Netanyahu to Republican Jews: My controversial 2015 speech in Congress led to Abraham Accords

Netanyahu+to+Republican+Jews%3A+My+controversial+2015+speech+in+Congress+led+to+Abraham+Accords

Ron Kampeas, JTA

LAS VEGAS (JTA) — Benjamin Netanyahu’s acceptance of a Republican invitation to speak to Congress in 2015 to decry the Obama administration’s Iran policy notoriously helped bring about a rupture between the once and future Israeli prime minister and Democrats.

Now Netanyahu says the decision helped cement secret ties with Arab countries that led five years later to the Abraham Accords, the 2020 agreements brokered by the Trump administration that normalized ties between Israel and four Arab countries

“We got phone calls in real time from Gulf States, who were saying we cannot believe what your prime minister is doing, and he’s facing, admittedly, a great leader, the most powerful man in the world, the American president, but if he’s willing to do that, we’d like to cement the ties a lot further, and that led to the secret meetings. between myself in 2015 and Gulf leaders,” Netanyahu said Saturday. “That led to the laying the foundations for the Abraham Accords.”

Netanyahu was speaking about the benefits of one speech seemed designed to inflame partisan tensions in the United States during another talk to a partisan U.S. audience, addressing the annual Republican Jewish Coalition conference. His speech, delivered via video from Israel, made him the first Israeli prime minister, elected or otherwise, to address a partisan Jewish group in the United States.

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Netanyahu said he could not describe the contacts from the Gulf States further. Jared Kushner, Donald Trump’s son-in-law and special advisor, wrote in his book that Netanyahu came close to derailing the deals multiple times.

Netanyahu relayed his story to the RJC conference after the group’s chairman, Norm Coleman, asked him why he agreed to accept the invitation to speak in Congress knowing that the decision was not coordinated with the White House.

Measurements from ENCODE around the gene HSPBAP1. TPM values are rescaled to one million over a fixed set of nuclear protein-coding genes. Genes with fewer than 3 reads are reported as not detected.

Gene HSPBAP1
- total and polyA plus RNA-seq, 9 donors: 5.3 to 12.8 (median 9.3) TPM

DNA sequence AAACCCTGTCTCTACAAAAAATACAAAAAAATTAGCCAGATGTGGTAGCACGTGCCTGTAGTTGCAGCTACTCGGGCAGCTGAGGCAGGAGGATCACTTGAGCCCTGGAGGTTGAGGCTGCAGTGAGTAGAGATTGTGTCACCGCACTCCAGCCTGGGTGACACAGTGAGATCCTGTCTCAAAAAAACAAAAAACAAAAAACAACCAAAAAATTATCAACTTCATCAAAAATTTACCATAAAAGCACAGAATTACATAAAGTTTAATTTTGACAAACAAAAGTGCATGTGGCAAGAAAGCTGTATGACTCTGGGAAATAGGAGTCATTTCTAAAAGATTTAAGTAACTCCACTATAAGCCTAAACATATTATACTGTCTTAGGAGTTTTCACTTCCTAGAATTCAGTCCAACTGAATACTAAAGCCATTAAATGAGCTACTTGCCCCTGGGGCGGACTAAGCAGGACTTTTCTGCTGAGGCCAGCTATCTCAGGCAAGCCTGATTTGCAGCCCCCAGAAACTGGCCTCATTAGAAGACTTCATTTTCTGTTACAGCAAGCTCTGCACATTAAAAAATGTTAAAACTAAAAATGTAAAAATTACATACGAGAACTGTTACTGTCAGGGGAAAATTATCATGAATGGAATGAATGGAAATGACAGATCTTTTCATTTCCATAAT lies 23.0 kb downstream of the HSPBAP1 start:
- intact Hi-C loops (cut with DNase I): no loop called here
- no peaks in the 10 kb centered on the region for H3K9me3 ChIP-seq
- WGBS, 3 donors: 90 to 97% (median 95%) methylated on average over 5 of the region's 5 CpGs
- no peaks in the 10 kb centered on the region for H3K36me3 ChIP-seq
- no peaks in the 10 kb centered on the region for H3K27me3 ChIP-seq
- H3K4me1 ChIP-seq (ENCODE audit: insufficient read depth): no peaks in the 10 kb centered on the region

The Republican speaker of the U.S. House of Representatives in 2015, John Boehner, who invited Netanyahu, broke protocol by keeping the invitation secret until the last minute from the White House and from Democrats in Congress. Netanyahu and his ambassador to Washington, Ron Dermer, agreed to keep the secret until Boehner issued the formal invitation.

Keeping Boehner’s secret led to a perception among Democrats that Netanyahu was playing partisan politics and was a major factor in Democratic disaffection with Netanyahu, from which he has never fully recovered. The Israeli government that ended Netanyahu’s 12-year stint in office last year, led by Naftali Bennet and Yair Lapid, had as a central platform repairing ties with Democrats. Netanyahu was reelected in Nov. 1 elections and will soon form a government.

Netanyahu told the RJC it was a difficult decision. “I can assure you that wasn’t a simple decision to go to the joint session of Congress and challenge the the policy of a sitting president, whom I respected but I disagree with,” he said. He said the Iran nuclear deal President Barack Obama was negotiating endangered Israel. The deal cleared Congress despite Netanyahu’s speech.

“I made that decision because I believe that … this agreement endangered the very existence of the State of Israel,” he said.

Netanyahu said he was relieved when Obama’s successor, Trump, pulled the United States out of the deal in 2018. “I was tremendously fortunate to have finally an American administration under President Trump who agreed with this policy,” Netanyahu said.

Netanyahu said in the talk that he was close to President Joe Biden, saying that they had “an easy relationship, a friendship” dating back to 1982 when Netanyahu was deputy chief of mission at the Israeli embassy in Washington and Biden was a senator from Delaware. He also praised Obama for setting U.S. defense assistance at $3.8 billion a year.


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